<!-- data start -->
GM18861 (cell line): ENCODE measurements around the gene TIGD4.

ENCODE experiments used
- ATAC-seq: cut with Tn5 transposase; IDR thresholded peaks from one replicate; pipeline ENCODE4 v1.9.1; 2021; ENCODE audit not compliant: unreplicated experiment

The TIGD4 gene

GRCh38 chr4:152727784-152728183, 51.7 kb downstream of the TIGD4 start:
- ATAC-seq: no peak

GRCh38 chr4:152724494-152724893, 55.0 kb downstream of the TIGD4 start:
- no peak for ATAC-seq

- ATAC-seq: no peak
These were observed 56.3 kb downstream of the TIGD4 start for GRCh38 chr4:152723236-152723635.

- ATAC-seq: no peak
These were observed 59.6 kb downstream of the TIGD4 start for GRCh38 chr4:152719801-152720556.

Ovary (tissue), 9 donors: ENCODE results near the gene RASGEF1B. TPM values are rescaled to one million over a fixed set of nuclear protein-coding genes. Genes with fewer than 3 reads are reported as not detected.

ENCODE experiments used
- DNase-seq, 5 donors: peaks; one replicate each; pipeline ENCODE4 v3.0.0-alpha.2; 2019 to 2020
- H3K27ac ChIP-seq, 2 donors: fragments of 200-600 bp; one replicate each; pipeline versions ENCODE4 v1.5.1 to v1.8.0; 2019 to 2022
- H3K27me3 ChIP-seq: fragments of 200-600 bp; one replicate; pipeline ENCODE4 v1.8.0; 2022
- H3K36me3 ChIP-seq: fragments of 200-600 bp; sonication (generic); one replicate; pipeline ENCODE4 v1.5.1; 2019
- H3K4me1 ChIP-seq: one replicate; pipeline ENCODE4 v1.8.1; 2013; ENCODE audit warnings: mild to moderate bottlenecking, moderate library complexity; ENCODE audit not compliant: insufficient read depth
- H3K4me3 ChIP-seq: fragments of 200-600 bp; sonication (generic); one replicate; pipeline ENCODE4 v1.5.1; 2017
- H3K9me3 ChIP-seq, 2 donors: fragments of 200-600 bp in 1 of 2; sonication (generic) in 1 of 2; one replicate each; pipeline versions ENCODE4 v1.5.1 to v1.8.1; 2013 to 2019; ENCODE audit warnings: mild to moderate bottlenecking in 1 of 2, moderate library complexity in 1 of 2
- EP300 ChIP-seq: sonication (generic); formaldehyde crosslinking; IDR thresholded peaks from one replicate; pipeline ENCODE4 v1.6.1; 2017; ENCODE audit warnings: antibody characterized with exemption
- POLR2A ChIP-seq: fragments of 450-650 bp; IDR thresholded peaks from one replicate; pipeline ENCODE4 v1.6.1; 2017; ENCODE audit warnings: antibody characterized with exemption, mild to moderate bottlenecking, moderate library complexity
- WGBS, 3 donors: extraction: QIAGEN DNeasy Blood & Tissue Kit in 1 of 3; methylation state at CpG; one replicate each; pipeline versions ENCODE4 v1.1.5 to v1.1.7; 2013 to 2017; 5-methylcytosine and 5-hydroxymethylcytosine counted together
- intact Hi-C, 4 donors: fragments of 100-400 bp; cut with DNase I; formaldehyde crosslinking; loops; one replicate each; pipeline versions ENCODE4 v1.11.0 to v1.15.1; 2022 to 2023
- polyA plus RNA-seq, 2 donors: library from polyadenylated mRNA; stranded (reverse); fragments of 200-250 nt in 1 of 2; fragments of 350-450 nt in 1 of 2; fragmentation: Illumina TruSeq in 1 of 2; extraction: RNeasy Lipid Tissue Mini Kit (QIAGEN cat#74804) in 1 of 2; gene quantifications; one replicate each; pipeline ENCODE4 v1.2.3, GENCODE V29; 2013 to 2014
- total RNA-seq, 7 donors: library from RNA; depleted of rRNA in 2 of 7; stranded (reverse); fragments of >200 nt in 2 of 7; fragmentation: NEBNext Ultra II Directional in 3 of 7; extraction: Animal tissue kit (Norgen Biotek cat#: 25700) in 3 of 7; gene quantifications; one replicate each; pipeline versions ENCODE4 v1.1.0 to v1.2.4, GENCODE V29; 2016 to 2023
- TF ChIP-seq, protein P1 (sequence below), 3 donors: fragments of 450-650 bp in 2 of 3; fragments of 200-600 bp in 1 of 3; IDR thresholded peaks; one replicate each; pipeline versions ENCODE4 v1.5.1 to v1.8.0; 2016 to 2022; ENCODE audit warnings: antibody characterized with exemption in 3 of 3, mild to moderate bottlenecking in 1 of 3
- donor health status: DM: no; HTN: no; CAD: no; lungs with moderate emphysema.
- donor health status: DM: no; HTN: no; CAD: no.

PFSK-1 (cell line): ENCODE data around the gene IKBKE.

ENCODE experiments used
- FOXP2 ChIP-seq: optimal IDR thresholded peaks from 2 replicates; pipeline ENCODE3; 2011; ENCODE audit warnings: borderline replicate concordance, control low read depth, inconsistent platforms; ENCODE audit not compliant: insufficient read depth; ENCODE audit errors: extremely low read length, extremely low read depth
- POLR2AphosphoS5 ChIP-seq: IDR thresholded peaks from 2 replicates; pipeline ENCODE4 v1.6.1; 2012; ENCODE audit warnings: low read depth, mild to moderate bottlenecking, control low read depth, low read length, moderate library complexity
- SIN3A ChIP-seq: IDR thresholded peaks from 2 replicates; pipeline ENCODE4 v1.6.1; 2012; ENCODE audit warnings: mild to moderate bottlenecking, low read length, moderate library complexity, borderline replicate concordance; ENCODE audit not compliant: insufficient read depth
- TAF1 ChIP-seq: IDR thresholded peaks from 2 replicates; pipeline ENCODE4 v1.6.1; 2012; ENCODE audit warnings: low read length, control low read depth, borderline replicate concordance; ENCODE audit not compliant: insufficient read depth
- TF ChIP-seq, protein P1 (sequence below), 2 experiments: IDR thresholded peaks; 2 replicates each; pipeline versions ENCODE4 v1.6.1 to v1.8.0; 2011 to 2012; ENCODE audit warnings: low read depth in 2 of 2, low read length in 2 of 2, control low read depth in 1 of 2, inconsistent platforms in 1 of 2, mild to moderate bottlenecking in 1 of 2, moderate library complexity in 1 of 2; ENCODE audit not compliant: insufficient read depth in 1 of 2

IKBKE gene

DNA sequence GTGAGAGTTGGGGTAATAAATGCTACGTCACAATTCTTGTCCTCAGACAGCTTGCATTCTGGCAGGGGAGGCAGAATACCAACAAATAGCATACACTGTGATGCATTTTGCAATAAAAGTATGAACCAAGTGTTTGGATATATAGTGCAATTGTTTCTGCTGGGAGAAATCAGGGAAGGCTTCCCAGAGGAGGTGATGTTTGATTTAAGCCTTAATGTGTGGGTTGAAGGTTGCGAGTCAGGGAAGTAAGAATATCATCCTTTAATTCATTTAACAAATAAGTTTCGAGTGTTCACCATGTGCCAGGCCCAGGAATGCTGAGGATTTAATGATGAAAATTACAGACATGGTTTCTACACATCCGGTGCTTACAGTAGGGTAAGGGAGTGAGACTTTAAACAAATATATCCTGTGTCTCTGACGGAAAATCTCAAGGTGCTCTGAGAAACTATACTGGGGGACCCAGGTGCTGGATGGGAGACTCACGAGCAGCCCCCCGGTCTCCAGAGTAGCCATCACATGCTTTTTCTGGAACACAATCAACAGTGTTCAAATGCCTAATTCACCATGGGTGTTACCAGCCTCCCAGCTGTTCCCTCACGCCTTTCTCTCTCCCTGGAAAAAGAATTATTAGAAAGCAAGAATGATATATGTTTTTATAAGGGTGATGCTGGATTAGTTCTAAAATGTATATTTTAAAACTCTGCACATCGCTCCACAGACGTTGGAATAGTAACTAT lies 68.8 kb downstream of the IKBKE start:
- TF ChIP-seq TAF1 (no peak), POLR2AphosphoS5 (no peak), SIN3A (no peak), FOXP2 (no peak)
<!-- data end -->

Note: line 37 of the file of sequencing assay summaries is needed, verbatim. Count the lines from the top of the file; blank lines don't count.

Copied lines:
- TF ChIP-seq, protein P1 (sequence below), 2 experiments: IDR thresholded peaks; 2 replicates each; pipeline versions ENCODE4 v1.6.1 to v1.8.0; 2011 to 2012; ENCODE audit warnings: low read depth in 2 of 2, low read length in 2 of 2, control low read depth in 1 of 2, inconsistent platforms in 1 of 2, mild to moderate bottlenecking in 1 of 2, moderate library complexity in 1 of 2; ENCODE audit not compliant: insufficient read depth in 1 of 2